Best Practice for Forcing Garbage Collection in C#


Question

In my experience it seems that most people will tell you that it is unwise to force a garbage collection but in some cases where you are working with large objects that don't always get collected in the 0 generation but where memory is an issue, is it ok to force the collect? Is there a best practice out there for doing so?

1
115
10/24/2008 1:49:43 PM

Accepted Answer

The best practise is to not force a garbage collection.

According to MSDN:

"It is possible to force garbage collection by calling Collect, but most of the time, this should be avoided because it may create performance issues. "

However, if you can reliably test your code to confirm that calling Collect() won't have a negative impact then go ahead...

Just try to make sure objects are cleaned up when you no longer need them. If you have custom objects, look at using the "using statement" and the IDisposable interface.

This link has some good practical advice with regards to freeing up memory / garbage collection etc:

http://msdn.microsoft.com/en-us/library/66x5fx1b.aspx

110
10/24/2008 2:01:08 PM

The best practise is to not force a garbage collection in most cases. (Every system I have worked on that had forced garbage collections, had underlining problems that if solved would have removed the need to forced the garbage collection, and sped the system up greatly.)

There are a few cases when you know more about memory usage then the garbage collector does. This is unlikely to be true in a multi user application, or a service that is responding to more then one request at a time.

However in some batch type processing you do know more then the GC. E.g. consider an application that.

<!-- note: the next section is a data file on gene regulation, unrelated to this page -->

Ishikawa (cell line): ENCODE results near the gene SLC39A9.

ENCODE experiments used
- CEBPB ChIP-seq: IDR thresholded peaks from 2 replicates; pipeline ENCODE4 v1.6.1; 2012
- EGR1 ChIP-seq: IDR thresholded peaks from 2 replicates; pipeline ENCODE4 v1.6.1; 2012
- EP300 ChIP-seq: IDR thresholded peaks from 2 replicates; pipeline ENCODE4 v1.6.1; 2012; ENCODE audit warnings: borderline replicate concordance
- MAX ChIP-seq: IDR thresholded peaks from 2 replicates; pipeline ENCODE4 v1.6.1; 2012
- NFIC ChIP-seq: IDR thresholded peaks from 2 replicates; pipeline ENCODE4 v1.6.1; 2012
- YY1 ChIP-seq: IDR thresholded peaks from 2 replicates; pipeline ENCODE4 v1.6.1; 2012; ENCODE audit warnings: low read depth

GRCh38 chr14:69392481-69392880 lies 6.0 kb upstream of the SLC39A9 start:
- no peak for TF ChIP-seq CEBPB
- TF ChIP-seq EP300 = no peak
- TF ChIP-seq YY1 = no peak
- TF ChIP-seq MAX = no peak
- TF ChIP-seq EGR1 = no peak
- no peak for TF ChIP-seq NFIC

• Is given a list of file names on the command line
  • Processes a single file then write the result out to a results file.
  • While processing the file, creates a lot of interlinked objects that can not be collected until the processing of the file have complete (e.g. a parse tree)
  • Does not keep much state between the files it has processed.

You may be able to make a case (after careful) testing that you should force a full garbage collection after you have process each file.

Another cases is a service that wakes up every few minutes to process some items, and does not keep any state while it’s asleep. Then forcing a full collection just before going to sleep may be worthwhile.

The only time I would consider forcing a collection is when I know that a lot of object had been created recently and very few objects are currently referenced.

I would rather have a garbage collection API when I could give it hints about this type of thing without having to force a GC my self.

See also "Rico Mariani's Performance Tidbits"


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